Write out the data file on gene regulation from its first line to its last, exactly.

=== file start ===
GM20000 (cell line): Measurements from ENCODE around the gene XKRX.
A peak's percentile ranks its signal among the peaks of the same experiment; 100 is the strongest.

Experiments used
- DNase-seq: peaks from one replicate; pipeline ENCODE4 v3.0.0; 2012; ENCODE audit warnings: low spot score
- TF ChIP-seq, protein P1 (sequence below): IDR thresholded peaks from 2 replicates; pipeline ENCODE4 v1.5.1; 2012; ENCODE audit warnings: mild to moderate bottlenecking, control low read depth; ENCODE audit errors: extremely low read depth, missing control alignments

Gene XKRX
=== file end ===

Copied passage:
GM20000 (cell line): Measurements from ENCODE around the gene XKRX.
A peak's percentile ranks its signal among the peaks of the same experiment; 100 is the strongest.

Experiments used
- DNase-seq: peaks from one replicate; pipeline ENCODE4 v3.0.0; 2012; ENCODE audit warnings: low spot score
- TF ChIP-seq, protein P1 (sequence below): IDR thresholded peaks from 2 replicates; pipeline ENCODE4 v1.5.1; 2012; ENCODE audit warnings: mild to moderate bottlenecking, control low read depth; ENCODE audit errors: extremely low read depth, missing control alignments

Gene XKRX